I am studying fluorescent spectroscopy (laser-induced fluorescence spectroscopy specifically). In a particular atomic spectrum, there are some unexpected lines not associated with any known transitions which are only present in higher density environments and are not associated with any other sample constituents. I am trying to formulate an experiment around this phenomena, but I would appreciate input from the community in regards to potential culprits causing this effect.
My knowledge of fluorescence is a little fresh, but I have tried pinning down some mechanisms, specifically: collisional or resonant energy transfer, intersystem crossing, polarization-induced wavelength shifts*. I am not asking for elaboration on all these terms/concepts, this is just an example of my current train of thought and preliminary research.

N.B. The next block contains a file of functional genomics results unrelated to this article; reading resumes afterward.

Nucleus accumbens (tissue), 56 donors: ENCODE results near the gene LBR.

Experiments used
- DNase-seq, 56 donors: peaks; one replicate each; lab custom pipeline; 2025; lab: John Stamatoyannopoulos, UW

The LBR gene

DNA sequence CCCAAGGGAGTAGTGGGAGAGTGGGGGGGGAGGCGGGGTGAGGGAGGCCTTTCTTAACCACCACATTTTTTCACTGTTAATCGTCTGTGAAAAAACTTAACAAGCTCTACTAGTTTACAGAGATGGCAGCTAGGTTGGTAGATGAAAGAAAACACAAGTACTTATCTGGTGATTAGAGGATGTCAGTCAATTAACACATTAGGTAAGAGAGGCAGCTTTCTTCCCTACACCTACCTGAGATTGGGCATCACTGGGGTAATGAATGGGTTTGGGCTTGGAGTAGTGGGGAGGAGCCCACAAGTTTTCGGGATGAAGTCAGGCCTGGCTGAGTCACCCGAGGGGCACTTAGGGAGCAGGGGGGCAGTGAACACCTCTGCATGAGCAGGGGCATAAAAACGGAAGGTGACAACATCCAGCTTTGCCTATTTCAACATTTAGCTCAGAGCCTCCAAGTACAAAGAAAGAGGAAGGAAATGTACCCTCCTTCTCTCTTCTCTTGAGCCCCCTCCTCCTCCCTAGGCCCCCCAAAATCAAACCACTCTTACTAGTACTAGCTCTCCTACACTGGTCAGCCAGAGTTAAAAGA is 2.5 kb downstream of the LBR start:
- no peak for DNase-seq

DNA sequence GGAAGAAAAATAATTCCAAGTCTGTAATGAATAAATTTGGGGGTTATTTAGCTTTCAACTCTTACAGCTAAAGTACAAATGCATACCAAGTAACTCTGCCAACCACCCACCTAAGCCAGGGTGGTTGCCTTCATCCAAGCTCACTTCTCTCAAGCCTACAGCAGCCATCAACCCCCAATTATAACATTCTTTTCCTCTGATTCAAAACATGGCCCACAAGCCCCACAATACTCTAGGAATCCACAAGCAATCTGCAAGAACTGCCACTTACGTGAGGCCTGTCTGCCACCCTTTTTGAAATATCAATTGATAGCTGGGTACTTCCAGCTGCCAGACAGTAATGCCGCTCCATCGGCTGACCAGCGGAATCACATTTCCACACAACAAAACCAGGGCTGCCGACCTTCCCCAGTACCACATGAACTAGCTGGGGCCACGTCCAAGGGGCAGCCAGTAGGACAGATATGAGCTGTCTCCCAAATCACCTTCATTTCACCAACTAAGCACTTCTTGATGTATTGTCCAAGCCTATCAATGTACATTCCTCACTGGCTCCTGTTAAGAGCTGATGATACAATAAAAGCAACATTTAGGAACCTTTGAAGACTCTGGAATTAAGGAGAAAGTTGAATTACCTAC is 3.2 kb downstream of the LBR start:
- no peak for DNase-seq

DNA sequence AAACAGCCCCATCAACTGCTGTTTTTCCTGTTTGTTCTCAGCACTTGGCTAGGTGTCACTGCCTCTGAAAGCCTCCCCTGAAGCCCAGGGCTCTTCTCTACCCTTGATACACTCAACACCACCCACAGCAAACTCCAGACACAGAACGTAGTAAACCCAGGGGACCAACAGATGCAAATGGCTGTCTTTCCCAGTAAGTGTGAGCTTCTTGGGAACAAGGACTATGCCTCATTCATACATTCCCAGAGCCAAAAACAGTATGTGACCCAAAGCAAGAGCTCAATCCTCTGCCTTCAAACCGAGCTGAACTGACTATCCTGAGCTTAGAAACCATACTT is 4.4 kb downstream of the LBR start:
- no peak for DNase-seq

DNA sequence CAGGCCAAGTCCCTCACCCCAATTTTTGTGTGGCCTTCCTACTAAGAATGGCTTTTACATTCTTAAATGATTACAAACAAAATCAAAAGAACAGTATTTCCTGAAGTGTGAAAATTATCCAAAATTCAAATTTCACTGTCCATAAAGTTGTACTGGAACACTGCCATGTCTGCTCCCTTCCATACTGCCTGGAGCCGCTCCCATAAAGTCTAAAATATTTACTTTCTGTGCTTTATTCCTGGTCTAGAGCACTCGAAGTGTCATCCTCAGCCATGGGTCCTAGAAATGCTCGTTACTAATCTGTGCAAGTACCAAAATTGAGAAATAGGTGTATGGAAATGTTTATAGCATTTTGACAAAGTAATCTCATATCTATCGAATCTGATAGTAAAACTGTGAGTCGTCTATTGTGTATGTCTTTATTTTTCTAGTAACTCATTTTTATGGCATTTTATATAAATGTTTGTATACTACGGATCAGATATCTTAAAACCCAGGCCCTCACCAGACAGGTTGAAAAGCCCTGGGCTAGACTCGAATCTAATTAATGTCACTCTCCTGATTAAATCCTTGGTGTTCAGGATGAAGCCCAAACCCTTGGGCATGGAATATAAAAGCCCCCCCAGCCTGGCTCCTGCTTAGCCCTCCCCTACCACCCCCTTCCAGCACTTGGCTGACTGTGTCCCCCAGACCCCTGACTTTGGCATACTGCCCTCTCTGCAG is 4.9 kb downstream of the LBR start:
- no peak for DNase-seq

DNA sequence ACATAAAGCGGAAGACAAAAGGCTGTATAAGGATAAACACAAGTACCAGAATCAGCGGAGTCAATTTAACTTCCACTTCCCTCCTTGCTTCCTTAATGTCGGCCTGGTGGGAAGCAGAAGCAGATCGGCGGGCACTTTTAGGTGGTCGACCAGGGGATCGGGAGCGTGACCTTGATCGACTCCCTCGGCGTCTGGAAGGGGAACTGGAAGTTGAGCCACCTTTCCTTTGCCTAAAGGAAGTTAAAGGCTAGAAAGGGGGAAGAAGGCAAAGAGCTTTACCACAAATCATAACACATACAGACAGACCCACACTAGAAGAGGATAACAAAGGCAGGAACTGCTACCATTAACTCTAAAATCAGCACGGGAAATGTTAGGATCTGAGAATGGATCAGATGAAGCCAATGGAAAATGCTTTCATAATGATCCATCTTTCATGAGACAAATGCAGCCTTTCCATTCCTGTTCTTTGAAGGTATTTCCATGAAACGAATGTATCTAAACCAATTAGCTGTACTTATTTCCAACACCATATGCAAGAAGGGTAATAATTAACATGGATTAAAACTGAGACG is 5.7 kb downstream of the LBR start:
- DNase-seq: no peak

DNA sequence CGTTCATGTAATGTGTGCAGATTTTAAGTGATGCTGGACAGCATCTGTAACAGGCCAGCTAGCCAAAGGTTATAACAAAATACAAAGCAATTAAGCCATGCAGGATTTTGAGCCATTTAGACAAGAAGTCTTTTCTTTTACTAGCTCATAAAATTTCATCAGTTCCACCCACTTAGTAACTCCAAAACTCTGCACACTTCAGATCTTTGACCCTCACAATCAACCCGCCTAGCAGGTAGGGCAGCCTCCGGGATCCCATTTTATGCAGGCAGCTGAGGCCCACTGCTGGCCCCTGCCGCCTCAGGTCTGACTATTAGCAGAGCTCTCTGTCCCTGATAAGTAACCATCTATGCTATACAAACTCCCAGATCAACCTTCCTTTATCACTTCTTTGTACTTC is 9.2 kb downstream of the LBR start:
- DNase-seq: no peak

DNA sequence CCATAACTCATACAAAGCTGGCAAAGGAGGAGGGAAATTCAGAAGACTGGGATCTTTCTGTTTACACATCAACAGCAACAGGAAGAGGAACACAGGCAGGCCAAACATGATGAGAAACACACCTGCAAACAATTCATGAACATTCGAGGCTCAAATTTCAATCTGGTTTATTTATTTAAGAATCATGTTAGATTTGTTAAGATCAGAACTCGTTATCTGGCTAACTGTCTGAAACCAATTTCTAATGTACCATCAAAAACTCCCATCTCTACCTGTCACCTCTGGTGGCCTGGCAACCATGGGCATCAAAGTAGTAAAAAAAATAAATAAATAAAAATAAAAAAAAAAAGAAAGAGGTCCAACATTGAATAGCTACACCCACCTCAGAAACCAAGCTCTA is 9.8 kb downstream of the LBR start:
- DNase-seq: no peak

If there are other fluorescence-induced actions that alter the spectra, please mention them so that I may look them up. But ultimately my main question boils down to this: Can intramolecular energy transfer and intersystem crossing lead to new transitions?
*As far as I understand this only shifts the spectrum and doesn't lead to new transitions